Western Gray Squirrel

A native of Washington, Oregon and California, the western gray squirrel (Sciurus griseus) is active throughout the year and hides only during bad weather. This tree squirrel builds a stick nest (called a drey) with a central cavity lined with moss or other soft material, preferring conifers for constructing its home. The gray squirrel will also line a hole in an oak to use for shelter. Many times two nests are built, one for raising a litter and another for shelter.

Very similar in appearance to the eastern gray squirrel (Sciurus carolinensis), the western gray squirrel is gray with a salt and pepper effect. The under surface of its body is white. The long, broad tail, used for counterbalance and as a “rudder”,  is gray and margined in white. When raised it resembles a bottle brush. Except where it has been introduced in western cities, the eastern gray squirrel is found in the East as far as the Dakotas, Kansas and Texas.

Using the front and hind legs in pairs, the gray squirrel’s gait is bounding. It easily runs overhead on branches and can leap across gaps from tree to tree. When on alert or disturbed it spreads its tail lavishly like an umbrella. Auditory calls warn of danger.

Although pine seeds and acorns are main staples, the western gray squirrel has a varied diet consisting of other nuts and seeds as well as berries, mushrooms, buds and bark. I even read once that it will take bird eggs. Without cheek pouches this squirrel does not carry and hoard food, but instead must consume food where it is found. Excess food is buried here and there throughout the squirrel’s range and located by smell when needed. Western gray squirrels will girdle the stems of young conifers.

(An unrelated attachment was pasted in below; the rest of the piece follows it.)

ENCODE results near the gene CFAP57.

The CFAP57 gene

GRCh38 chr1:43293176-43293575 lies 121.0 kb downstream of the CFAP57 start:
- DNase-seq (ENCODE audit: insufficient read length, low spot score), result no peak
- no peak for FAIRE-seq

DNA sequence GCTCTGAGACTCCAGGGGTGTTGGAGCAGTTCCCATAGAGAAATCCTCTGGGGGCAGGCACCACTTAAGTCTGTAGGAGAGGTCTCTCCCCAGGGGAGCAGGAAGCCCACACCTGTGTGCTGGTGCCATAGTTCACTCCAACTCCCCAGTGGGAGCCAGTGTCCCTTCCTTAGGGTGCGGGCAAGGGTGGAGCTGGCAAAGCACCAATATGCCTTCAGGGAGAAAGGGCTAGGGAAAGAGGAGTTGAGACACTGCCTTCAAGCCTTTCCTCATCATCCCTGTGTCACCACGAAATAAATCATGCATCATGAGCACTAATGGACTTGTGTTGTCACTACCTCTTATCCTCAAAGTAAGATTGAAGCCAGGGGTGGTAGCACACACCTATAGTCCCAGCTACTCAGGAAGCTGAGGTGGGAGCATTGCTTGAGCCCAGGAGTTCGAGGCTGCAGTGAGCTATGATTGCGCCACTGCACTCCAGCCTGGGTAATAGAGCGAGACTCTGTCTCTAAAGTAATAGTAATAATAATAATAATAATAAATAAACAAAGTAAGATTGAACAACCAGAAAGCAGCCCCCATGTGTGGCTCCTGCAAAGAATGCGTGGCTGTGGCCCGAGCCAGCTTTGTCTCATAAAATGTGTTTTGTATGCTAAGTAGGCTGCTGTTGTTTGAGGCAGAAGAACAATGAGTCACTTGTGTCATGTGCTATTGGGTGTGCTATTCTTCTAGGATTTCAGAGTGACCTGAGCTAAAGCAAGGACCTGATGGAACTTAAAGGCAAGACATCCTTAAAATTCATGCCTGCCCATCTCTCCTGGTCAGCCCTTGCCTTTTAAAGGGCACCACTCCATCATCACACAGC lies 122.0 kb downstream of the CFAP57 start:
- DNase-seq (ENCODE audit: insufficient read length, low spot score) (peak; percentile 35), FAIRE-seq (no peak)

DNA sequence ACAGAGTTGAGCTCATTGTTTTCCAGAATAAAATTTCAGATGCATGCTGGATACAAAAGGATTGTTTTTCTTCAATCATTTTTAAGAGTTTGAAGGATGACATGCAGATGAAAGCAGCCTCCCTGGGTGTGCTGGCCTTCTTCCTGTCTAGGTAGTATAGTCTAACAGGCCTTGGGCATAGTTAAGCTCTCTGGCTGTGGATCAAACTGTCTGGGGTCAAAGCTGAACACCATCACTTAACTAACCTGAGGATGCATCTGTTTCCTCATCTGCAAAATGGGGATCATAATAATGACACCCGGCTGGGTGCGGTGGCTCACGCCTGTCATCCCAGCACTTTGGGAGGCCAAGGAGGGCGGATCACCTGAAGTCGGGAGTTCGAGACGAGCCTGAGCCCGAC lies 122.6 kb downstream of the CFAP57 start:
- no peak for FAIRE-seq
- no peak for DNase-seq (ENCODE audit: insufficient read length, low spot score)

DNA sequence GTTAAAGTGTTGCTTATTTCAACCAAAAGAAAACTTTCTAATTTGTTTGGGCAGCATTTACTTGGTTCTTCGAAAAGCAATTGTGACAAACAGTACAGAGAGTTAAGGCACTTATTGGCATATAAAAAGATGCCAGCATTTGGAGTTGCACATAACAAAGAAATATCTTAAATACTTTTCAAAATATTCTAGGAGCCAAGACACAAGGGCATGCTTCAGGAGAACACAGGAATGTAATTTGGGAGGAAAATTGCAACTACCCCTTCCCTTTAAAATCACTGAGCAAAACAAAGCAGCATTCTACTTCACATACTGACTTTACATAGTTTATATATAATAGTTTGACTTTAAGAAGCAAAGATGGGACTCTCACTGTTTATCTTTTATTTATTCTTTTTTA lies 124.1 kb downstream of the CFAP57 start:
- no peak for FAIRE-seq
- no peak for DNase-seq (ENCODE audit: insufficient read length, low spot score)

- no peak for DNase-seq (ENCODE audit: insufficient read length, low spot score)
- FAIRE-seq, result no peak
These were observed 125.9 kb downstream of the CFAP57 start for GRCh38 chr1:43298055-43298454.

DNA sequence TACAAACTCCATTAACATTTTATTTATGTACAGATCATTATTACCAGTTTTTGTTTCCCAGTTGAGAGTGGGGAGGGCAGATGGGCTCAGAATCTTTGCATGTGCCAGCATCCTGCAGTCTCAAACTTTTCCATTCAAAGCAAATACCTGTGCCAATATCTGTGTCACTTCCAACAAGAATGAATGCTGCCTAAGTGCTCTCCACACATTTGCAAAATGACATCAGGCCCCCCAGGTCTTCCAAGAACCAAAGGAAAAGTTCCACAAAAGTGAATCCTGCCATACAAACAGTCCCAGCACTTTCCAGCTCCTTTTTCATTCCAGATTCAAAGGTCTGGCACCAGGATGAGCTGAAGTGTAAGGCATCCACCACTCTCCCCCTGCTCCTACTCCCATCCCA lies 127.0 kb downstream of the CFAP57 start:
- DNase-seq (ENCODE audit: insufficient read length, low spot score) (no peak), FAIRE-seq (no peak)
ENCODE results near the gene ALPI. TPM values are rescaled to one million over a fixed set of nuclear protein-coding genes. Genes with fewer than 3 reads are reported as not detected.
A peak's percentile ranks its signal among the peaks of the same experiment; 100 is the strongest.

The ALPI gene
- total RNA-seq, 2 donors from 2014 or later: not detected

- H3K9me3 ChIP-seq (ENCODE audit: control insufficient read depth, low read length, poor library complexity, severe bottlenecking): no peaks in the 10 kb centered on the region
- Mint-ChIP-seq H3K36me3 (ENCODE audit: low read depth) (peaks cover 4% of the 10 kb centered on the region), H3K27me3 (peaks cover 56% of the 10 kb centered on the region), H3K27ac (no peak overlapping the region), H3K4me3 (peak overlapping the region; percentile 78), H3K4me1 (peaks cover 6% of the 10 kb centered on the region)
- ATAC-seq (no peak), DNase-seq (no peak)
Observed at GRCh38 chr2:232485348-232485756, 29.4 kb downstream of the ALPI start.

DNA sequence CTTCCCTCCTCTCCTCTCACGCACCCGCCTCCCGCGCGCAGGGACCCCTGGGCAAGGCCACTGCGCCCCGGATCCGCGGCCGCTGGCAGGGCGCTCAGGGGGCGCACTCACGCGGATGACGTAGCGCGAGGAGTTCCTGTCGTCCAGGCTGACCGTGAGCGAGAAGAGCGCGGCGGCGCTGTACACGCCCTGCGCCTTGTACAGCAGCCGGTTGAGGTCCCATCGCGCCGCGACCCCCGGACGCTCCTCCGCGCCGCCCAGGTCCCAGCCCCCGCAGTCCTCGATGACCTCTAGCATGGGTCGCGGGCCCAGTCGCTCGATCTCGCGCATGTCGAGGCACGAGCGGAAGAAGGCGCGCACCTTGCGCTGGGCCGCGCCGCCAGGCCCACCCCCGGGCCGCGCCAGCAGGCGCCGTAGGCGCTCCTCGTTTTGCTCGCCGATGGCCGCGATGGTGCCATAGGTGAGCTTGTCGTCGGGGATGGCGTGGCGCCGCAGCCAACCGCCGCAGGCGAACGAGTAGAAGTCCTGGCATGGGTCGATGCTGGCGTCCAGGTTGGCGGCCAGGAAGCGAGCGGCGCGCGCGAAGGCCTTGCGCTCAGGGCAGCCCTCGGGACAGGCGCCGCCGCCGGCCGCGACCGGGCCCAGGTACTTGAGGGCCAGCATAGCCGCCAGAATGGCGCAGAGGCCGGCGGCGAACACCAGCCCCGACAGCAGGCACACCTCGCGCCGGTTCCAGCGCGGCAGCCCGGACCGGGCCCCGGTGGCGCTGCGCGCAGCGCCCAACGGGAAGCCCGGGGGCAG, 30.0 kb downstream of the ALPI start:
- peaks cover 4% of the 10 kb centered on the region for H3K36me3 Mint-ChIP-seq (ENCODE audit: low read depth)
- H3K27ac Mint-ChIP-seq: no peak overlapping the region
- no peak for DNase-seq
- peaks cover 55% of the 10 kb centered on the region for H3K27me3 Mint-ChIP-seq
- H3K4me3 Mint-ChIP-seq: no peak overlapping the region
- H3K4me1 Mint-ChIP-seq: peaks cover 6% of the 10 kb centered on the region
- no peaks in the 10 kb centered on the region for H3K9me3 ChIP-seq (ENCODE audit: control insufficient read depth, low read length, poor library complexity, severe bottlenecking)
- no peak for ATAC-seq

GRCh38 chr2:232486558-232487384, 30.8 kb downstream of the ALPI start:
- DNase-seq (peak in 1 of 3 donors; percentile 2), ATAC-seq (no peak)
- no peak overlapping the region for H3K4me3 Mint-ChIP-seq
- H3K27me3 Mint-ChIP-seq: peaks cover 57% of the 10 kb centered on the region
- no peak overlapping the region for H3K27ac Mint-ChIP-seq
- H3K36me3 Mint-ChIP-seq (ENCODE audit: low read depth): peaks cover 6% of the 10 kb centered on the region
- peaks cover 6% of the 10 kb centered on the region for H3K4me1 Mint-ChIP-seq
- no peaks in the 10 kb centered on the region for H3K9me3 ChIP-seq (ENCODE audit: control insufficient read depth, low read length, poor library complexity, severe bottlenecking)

This western gray squirrel, also commonly called a banner-tail and California, Columbian or Oregon gray squirrel, was photographed in Mountain View Park in Ashland OR. I stalked it across a little meadow and eventually the squirrel climbed up into a tree. It sat totally immobile in a forked branch with its tail erect. I was not certain if the squirrel thought I could not see it or if that was a defensive response. It was a perfect photo-op. As soon as I took several pictures I left the area so as not to disturb Mr. Squirrel any further.

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One Response to Western Gray Squirrel

  1. Pingback: California Ground Squirrel | The Nature Niche

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